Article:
Detailed Accident Report

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Date: 2003-04-10
Submitted By: CAIC; Dale Atkins
Place: Verde Peak area in the Chugach Mountains
State: AK
Country: USA
Fatalities: 1
Summary: 1 skier caught, buried, and killed


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Anchorage cardiologist is killed in avalanche

SKIING: Robert L. Pulliam III strayed from the trail of his guide.


Anchorage Daily News

(Published: April 12, 2003)

Robert L. Pulliam III, a 55-year-old Anchorage cardiologist, was killed in an avalanche while

skiing on a remote peak in the Chugach Mountains east of Valdez, authorities said Friday.

Pulliam and another Anchorage doctor had been staying at a lodge on the Chitina River and

taking guided day trips into the nearby mountains of Wrangell-St. Elias National Park, said Tom

Betts, the Chitina district ranger.

Early Thursday afternoon, Pulliam, obstetrician-gynecologist Hedric B. Hanson, 61, and ski

guide Andrew "Drew" Lovell, 27, were descending a ridge off the south side of Verde Peak, some

40 miles southeast of Chitina, according to Betts.

During the previous several days, each time they skied, Pulliam shadowed Lovell, copying him

turn for turn, Betts said.

"For the last week he had been right on Drew's tail," the ranger said.

That changed on Thursday. Pulliam skied off the ridge into the top of a gully below the

45-degree ridge.

"He chose this day, and all of a sudden he turned off into the ravine there," said Betts. "It

was underneath where all the snow accumulated. That's what Drew was trying to stay out of."

Lovell and Hanson said later they weren't sure if Pulliam had taken a fall or decided to wander

a little off the trail and went too far, according to the ranger.

"Drew was in the right spot and leading his clients in the proper direction, and why Pulliam

didn't follow him we'll never know," Betts said.

As they watched from the ridge, Pulliam stopped and was turning around, probably to climb out

of the gully to the ridge, he said.

At that moment, however, a slab avalanche broke loose under him, pitching Pulliam head-first

upslope into the loosening snow. Almost immediately, a second slab broke free higher up, and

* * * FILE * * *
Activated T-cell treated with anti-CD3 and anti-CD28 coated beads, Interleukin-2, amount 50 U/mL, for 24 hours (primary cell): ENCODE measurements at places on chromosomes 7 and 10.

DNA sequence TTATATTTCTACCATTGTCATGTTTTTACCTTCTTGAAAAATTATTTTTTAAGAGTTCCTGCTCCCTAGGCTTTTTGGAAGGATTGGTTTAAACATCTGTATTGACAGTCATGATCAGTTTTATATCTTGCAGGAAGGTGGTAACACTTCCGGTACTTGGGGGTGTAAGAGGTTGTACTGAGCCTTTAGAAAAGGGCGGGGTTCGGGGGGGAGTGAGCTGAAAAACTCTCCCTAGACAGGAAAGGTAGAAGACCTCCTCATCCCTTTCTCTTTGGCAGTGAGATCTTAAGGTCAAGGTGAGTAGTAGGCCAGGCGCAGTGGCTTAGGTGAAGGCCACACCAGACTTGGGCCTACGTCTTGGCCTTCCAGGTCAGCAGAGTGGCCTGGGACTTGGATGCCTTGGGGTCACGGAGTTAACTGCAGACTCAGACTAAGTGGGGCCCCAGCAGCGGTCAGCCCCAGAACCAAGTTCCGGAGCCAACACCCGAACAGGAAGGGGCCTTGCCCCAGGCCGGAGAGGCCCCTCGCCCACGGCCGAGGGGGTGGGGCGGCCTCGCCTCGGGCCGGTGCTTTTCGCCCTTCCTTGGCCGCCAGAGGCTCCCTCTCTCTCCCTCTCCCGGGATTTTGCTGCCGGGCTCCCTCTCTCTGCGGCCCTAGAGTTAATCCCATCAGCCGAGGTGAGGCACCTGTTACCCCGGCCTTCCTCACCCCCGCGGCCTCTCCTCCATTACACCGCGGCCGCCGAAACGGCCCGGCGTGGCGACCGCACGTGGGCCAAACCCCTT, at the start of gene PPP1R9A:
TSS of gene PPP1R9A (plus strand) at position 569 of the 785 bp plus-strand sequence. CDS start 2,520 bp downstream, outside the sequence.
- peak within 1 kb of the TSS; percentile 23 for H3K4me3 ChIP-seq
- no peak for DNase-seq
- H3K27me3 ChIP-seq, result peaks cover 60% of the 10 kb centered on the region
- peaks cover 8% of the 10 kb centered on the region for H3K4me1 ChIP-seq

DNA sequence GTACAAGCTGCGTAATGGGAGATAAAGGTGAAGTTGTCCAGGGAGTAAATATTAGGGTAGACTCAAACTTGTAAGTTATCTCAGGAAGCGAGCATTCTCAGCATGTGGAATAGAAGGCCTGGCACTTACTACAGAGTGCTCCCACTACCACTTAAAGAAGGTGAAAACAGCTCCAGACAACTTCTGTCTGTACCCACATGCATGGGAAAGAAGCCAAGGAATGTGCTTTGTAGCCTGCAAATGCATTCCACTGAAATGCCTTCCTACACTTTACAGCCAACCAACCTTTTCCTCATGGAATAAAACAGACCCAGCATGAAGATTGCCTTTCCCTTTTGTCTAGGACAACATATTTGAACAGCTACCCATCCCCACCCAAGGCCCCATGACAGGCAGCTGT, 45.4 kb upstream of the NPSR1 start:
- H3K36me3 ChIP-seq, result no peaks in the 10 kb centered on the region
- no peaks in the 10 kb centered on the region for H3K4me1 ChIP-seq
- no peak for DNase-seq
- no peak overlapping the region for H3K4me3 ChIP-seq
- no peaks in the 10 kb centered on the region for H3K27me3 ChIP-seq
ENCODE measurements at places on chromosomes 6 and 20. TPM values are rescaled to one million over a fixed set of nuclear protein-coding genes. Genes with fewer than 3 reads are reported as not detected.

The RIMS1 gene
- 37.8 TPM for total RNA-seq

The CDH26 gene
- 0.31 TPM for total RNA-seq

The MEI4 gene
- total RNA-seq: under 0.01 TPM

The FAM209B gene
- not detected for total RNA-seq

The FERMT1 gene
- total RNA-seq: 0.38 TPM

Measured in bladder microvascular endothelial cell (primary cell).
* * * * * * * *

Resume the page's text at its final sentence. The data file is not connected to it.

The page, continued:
Pulliam was carried in a massive pile of debris down about 1,700 feet to the bottom of the


The slab cleaned out the snowpack down to the rocks, a slab depth Betts guessed at about 5

feet. Pulliam wore an avalanche transceiver, and Lovell was able to find him under a pile of

debris, Betts said.

He was dead. Hanson told the ranger that he could not be sure what killed Pulliam, but the man

suffered "severe head trauma," Betts said.

A team that included Betts, Lovell and the owner and several employees of the lodge and guide

service, called Ultima Thule Outfitters, recovered Pulliam's body Friday.

The body was flown to Glennallen about 2 p.m. and turned over to Pulliam's family, according to

Alaska State Troopers.

Pulliam began his career as a family practitioner and later became what is known as an invasive


In 1997 he joined the Alaska Heart Institute, a group of heart specialists who provide

diagnostic testing and clinical treatment, said Baxter Burton, the Institute's chief executive


"Lee was a valuable member and will certainly be missed, and his (death's) impact will be felt

on the entire state's population because it will mean a longer wait to see cardiologists,"

Burton said.

Pulliam also was medical director for cardiology for Providence Alaska Medical Center, a

position that allowed him to "provide the grease" to make the institute's doctors and the

hospital staff work well together.

"I interacted with him every day for the last couple of years," said Pat Lara, the clinical

manager of the Providence Heart Center. "I asked specifically that he be the medical director

here at the program (because) I had great confidence in his effectiveness in the position."

Pulliam is the second doctor associated with Providence to die in an avalanche in two years. In

May 2001, Scott Dull, a 39-year-old emergency room physician who was the state medical director

of emergency services, was killed in Utah while climbing.